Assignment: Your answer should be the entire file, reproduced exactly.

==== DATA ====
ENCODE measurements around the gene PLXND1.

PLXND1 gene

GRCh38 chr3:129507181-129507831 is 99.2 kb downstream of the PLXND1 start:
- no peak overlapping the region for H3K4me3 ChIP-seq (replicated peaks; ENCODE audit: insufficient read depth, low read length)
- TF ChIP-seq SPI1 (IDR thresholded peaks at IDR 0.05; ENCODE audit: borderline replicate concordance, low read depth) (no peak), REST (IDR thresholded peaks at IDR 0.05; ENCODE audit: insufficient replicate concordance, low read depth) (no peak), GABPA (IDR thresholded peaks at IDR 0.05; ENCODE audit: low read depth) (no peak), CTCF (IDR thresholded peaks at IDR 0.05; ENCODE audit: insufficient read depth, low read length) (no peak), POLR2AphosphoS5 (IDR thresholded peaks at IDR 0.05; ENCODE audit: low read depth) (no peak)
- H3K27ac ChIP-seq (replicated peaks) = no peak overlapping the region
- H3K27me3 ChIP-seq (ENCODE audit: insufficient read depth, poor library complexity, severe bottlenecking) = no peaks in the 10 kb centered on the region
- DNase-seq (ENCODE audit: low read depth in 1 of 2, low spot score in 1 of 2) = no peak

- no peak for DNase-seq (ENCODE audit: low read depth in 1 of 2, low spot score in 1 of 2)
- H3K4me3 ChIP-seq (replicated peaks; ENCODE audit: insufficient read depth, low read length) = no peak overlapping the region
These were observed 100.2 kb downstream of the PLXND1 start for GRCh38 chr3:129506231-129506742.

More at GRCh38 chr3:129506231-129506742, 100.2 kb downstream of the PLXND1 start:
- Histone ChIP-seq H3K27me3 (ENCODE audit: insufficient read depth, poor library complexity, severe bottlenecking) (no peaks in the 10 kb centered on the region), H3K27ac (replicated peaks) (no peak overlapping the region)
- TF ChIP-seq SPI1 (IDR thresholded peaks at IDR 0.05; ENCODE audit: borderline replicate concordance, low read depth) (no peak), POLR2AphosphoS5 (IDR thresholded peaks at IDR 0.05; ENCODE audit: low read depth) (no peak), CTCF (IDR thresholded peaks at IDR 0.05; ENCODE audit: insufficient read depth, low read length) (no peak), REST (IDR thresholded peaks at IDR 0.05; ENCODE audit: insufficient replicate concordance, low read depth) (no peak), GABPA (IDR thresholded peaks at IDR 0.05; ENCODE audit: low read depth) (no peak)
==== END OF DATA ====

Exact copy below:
ENCODE measurements around the gene PLXND1.

PLXND1 gene

GRCh38 chr3:129507181-129507831 is 99.2 kb downstream of the PLXND1 start:
- no peak overlapping the region for H3K4me3 ChIP-seq (replicated peaks; ENCODE audit: insufficient read depth, low read length)
- TF ChIP-seq SPI1 (IDR thresholded peaks at IDR 0.05; ENCODE audit: borderline replicate concordance, low read depth) (no peak), REST (IDR thresholded peaks at IDR 0.05; ENCODE audit: insufficient replicate concordance, low read depth) (no peak), GABPA (IDR thresholded peaks at IDR 0.05; ENCODE audit: low read depth) (no peak), CTCF (IDR thresholded peaks at IDR 0.05; ENCODE audit: insufficient read depth, low read length) (no peak), POLR2AphosphoS5 (IDR thresholded peaks at IDR 0.05; ENCODE audit: low read depth) (no peak)
- H3K27ac ChIP-seq (replicated peaks) = no peak overlapping the region
- H3K27me3 ChIP-seq (ENCODE audit: insufficient read depth, poor library complexity, severe bottlenecking) = no peaks in the 10 kb centered on the region
- DNase-seq (ENCODE audit: low read depth in 1 of 2, low spot score in 1 of 2) = no peak

- no peak for DNase-seq (ENCODE audit: low read depth in 1 of 2, low spot score in 1 of 2)
- H3K4me3 ChIP-seq (replicated peaks; ENCODE audit: insufficient read depth, low read length) = no peak overlapping the region
These were observed 100.2 kb downstream of the PLXND1 start for GRCh38 chr3:129506231-129506742.

More at GRCh38 chr3:129506231-129506742, 100.2 kb downstream of the PLXND1 start:
- Histone ChIP-seq H3K27me3 (ENCODE audit: insufficient read depth, poor library complexity, severe bottlenecking) (no peaks in the 10 kb centered on the region), H3K27ac (replicated peaks) (no peak overlapping the region)
- TF ChIP-seq SPI1 (IDR thresholded peaks at IDR 0.05; ENCODE audit: borderline replicate concordance, low read depth) (no peak), POLR2AphosphoS5 (IDR thresholded peaks at IDR 0.05; ENCODE audit: low read depth) (no peak), CTCF (IDR thresholded peaks at IDR 0.05; ENCODE audit: insufficient read depth, low read length) (no peak), REST (IDR thresholded peaks at IDR 0.05; ENCODE audit: insufficient replicate concordance, low read depth) (no peak), GABPA (IDR thresholded peaks at IDR 0.05; ENCODE audit: low read depth) (no peak)